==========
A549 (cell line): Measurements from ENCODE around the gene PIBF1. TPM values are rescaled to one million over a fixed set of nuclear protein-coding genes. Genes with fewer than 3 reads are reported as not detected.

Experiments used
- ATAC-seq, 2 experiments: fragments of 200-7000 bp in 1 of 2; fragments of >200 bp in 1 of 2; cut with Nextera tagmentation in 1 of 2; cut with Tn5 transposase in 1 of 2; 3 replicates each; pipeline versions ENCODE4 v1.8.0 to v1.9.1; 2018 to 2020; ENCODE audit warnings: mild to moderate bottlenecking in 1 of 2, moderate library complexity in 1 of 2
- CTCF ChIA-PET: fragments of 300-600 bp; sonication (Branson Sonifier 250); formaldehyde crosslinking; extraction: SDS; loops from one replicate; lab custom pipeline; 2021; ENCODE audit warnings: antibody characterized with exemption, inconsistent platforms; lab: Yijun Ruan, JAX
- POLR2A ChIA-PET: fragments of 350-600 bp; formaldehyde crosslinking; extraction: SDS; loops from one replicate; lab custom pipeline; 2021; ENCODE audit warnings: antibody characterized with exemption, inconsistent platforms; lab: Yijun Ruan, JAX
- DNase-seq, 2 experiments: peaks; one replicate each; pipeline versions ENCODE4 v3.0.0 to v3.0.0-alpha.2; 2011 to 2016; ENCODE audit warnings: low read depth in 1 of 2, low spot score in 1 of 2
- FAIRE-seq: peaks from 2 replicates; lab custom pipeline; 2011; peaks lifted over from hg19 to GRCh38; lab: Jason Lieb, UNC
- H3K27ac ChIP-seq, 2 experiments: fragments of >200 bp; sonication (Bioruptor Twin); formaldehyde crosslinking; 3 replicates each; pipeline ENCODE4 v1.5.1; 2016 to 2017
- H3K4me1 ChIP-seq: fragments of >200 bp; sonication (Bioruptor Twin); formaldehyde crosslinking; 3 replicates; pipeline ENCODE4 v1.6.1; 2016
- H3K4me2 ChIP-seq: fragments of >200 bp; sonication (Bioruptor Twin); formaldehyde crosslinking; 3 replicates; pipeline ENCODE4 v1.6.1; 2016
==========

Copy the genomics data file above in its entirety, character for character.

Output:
A549 (cell line): Measurements from ENCODE around the gene PIBF1. TPM values are rescaled to one million over a fixed set of nuclear protein-coding genes. Genes with fewer than 3 reads are reported as not detected.

Experiments used
- ATAC-seq, 2 experiments: fragments of 200-7000 bp in 1 of 2; fragments of >200 bp in 1 of 2; cut with Nextera tagmentation in 1 of 2; cut with Tn5 transposase in 1 of 2; 3 replicates each; pipeline versions ENCODE4 v1.8.0 to v1.9.1; 2018 to 2020; ENCODE audit warnings: mild to moderate bottlenecking in 1 of 2, moderate library complexity in 1 of 2
- CTCF ChIA-PET: fragments of 300-600 bp; sonication (Branson Sonifier 250); formaldehyde crosslinking; extraction: SDS; loops from one replicate; lab custom pipeline; 2021; ENCODE audit warnings: antibody characterized with exemption, inconsistent platforms; lab: Yijun Ruan, JAX
- POLR2A ChIA-PET: fragments of 350-600 bp; formaldehyde crosslinking; extraction: SDS; loops from one replicate; lab custom pipeline; 2021; ENCODE audit warnings: antibody characterized with exemption, inconsistent platforms; lab: Yijun Ruan, JAX
- DNase-seq, 2 experiments: peaks; one replicate each; pipeline versions ENCODE4 v3.0.0 to v3.0.0-alpha.2; 2011 to 2016; ENCODE audit warnings: low read depth in 1 of 2, low spot score in 1 of 2
- FAIRE-seq: peaks from 2 replicates; lab custom pipeline; 2011; peaks lifted over from hg19 to GRCh38; lab: Jason Lieb, UNC
- H3K27ac ChIP-seq, 2 experiments: fragments of >200 bp; sonication (Bioruptor Twin); formaldehyde crosslinking; 3 replicates each; pipeline ENCODE4 v1.5.1; 2016 to 2017
- H3K4me1 ChIP-seq: fragments of >200 bp; sonication (Bioruptor Twin); formaldehyde crosslinking; 3 replicates; pipeline ENCODE4 v1.6.1; 2016
- H3K4me2 ChIP-seq: fragments of >200 bp; sonication (Bioruptor Twin); formaldehyde crosslinking; 3 replicates; pipeline ENCODE4 v1.6.1; 2016